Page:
Anyway. It was a fun afternoon. I hope my rambling was somewhat interesting for anyone who was listening. I have to say I felt more comfortable than I usually do when talking about myself. Credit to Murad for asking good questions, letting me take ten years to answer, and being an all-around good guy.
Thanks to him for having me on his show, and thanks again to everyone at CJAM for the continued support. This week LOVE SONGS FOR NIHILISTS is at #2 on the charts, while Travis’s new album is at #3. There we be, side by side.
Here’s the interview, minus most of the music, split into a few different parts:
There’s one specific thing I really wish I remembered to mention on-air — a recent thought I had that I think relates a bit to what I do and why I do it this way.
Caleb Deschanel, renowned cinematographer and father to the luminous Zooey, once worked for a while with John Cassavetes on a brilliant film called A Woman Under the Influence, before he either quit in protest or was fired. This comes from Ray Carney’s Cassavetes on Cassavetes — one of the most absorbing and fascinating books I’ve ever read, and one I need to pull out for another read. It’s one of the few books I’ve been moved to read more than once. Every time I get new things out of it.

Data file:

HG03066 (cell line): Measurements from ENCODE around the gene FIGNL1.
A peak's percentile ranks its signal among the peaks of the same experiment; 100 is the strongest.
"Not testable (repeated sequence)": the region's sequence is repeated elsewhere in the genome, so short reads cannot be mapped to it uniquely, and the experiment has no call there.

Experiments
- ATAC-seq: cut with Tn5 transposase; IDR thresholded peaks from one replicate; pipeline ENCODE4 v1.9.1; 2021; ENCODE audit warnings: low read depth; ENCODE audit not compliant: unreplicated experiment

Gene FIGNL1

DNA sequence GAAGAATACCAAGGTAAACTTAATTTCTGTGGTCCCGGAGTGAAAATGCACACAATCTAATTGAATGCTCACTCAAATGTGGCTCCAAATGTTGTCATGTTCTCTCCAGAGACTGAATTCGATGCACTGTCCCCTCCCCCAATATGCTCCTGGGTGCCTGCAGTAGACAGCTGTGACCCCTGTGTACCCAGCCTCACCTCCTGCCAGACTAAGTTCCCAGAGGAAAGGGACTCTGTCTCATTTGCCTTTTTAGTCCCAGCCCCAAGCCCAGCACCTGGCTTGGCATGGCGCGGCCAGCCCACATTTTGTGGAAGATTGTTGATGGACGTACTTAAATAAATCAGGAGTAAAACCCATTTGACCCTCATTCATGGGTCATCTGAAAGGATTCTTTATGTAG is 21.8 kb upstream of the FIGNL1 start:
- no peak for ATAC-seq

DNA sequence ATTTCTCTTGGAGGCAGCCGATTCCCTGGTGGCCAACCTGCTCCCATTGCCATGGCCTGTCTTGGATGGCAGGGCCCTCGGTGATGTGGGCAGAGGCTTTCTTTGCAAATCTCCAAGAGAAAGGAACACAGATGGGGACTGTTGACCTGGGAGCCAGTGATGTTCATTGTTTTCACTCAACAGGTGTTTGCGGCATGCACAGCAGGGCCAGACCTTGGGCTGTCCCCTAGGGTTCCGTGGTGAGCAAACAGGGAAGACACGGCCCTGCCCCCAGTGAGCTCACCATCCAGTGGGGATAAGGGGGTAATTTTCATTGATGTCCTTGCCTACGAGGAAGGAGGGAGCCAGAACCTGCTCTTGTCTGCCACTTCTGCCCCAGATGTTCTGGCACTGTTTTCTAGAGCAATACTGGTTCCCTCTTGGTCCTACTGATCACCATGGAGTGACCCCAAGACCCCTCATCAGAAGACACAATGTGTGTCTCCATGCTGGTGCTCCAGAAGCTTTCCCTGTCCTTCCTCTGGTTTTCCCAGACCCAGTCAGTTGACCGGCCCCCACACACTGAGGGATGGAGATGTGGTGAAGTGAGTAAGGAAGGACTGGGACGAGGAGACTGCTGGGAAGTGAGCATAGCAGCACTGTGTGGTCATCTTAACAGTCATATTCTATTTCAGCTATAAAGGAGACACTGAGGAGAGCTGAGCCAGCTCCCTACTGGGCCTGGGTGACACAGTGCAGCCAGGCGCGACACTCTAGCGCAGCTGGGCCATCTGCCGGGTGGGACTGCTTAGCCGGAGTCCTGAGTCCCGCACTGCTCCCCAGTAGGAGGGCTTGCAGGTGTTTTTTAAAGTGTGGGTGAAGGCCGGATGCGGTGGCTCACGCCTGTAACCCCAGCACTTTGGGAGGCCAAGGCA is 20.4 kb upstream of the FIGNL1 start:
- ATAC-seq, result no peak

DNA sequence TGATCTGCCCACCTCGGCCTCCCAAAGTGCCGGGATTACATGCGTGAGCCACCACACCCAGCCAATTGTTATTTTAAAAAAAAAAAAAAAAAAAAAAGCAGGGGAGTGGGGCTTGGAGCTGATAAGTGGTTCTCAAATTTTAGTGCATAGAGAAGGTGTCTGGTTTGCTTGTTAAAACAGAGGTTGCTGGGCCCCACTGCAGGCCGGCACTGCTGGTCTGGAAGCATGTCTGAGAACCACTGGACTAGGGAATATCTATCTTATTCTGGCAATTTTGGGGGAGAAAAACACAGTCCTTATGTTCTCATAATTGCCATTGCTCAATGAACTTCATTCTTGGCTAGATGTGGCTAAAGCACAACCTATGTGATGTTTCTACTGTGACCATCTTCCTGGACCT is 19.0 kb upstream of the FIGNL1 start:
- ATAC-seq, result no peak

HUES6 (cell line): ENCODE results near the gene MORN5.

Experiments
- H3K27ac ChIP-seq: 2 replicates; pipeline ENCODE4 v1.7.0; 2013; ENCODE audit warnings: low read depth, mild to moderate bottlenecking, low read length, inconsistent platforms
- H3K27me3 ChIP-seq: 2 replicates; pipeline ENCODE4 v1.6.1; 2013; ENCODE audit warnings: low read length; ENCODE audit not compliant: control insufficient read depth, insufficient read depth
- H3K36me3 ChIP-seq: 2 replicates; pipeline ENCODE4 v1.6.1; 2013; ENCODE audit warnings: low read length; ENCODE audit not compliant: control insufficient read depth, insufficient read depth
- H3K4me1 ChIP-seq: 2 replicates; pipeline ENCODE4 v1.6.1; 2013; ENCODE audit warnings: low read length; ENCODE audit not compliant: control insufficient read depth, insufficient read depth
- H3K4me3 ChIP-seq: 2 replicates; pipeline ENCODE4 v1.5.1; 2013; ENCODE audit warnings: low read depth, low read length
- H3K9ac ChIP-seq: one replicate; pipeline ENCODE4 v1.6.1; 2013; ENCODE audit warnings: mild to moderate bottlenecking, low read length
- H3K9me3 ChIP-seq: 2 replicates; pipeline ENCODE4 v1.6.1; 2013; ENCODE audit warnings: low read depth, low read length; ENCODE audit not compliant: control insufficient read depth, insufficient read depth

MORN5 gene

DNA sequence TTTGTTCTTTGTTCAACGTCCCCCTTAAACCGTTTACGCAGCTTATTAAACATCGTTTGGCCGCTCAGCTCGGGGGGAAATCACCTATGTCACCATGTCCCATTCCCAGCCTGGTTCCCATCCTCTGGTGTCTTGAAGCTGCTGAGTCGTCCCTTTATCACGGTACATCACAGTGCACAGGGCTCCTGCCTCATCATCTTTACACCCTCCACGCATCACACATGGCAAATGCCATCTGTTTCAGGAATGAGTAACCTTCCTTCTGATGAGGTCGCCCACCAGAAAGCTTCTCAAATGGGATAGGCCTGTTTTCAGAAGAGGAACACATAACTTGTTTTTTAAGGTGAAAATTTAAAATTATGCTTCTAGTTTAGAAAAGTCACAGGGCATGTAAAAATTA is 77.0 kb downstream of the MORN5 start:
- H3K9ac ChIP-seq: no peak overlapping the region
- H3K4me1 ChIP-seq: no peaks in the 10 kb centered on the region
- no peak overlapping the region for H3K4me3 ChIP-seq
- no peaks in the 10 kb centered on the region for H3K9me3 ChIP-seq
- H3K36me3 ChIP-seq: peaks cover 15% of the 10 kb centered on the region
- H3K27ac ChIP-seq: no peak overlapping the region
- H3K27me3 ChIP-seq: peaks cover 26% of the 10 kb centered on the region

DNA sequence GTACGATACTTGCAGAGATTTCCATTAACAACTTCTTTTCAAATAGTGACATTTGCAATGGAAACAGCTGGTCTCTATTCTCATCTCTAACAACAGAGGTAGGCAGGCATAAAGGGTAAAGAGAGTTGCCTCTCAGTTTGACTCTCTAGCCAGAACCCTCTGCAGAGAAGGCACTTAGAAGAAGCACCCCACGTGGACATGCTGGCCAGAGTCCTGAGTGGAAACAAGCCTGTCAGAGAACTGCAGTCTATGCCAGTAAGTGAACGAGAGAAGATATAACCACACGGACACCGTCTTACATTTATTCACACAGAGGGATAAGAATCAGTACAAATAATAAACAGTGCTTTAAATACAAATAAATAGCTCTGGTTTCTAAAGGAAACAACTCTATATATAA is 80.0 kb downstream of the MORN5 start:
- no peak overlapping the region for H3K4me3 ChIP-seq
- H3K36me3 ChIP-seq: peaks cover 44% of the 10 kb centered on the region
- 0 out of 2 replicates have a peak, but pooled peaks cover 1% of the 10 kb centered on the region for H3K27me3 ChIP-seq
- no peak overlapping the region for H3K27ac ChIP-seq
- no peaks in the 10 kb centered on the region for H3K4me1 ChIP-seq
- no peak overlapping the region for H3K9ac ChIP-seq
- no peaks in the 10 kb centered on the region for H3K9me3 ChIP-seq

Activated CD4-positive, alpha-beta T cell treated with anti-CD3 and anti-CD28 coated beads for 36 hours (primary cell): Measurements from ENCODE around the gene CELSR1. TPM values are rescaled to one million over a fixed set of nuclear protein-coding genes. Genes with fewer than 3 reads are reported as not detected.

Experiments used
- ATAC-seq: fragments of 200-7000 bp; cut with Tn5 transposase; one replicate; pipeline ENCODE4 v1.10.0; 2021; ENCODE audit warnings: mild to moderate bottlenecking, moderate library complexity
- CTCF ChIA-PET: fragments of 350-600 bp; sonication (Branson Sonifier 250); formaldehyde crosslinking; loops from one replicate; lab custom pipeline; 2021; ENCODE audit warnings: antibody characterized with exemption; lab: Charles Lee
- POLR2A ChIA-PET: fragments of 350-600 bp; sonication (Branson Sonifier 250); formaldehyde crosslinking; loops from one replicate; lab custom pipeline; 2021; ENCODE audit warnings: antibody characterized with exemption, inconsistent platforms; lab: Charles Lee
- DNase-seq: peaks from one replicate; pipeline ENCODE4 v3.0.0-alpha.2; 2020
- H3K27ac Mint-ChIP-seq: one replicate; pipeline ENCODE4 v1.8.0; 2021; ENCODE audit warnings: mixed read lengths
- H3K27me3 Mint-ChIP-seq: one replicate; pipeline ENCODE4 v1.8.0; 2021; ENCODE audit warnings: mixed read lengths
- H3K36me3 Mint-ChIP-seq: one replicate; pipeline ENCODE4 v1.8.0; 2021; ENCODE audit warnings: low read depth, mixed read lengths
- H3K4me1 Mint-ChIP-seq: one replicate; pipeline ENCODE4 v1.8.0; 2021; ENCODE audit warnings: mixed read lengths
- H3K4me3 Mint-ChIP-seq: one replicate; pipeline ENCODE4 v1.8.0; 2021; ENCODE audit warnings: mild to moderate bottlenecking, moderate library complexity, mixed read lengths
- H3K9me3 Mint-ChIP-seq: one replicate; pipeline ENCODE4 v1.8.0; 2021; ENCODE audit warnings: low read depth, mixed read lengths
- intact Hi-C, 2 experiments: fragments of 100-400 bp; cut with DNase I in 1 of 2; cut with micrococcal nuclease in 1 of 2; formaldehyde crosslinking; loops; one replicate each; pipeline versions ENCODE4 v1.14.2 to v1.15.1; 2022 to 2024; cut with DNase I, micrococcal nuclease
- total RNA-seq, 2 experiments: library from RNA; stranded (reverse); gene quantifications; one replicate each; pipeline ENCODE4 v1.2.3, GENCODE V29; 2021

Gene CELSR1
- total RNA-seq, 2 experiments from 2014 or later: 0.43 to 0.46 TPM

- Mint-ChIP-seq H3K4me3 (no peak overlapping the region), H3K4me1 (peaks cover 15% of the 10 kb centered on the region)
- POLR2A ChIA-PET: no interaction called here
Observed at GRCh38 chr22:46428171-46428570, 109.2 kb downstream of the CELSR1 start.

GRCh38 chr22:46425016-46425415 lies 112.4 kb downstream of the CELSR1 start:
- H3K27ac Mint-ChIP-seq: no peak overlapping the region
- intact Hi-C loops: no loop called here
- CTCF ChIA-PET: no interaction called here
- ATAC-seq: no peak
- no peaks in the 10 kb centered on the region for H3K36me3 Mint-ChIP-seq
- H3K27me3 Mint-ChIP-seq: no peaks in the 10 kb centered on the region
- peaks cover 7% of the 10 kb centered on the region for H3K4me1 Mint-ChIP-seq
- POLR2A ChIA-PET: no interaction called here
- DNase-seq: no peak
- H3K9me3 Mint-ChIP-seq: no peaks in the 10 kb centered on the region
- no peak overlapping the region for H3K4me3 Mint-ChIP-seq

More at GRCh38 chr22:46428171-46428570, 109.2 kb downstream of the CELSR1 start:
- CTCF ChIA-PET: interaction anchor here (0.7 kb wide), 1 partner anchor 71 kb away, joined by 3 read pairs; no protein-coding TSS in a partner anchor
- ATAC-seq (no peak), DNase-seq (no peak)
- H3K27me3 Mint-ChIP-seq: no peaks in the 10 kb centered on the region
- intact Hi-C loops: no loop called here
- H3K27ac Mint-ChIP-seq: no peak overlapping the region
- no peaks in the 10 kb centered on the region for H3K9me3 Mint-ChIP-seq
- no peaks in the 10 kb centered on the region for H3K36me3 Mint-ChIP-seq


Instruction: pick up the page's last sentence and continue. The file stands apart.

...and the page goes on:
Caleb said he felt Cassavetes never had any real interest in the mechanics of making movies — the technical process and all that went along with it — and would have processed the physical film through his brain if he’d been able to. For some reason that bit came back to me, it got stuck in my head, and I realized how much I relate to it. I’ve always been impatient. If I could just transpose the music that’s in my head from brain to CD with no work in-between, I’d do it in a second.
I work fast because I need to. If I get bogged down in over-thinking things, the music suffers. If I take too long to work on something, not enough gets done. There’s too much to get out, and not enough time in my life to get it all out. There’s this feeling of urgency, especially over the last little while, to get as much done while I’m still able.
So I think I understand that drive to just get to the heart of something without getting so caught up in the technical considerations that are, to be fair, a necessary part of the process. My ears have matured and I’ve got some good equipment at this point, but in some ways I’m still the kid with the stopwatch writing song titles on tape jackets, coming up with fake names for imaginary musicians, caught up in the rush of it all.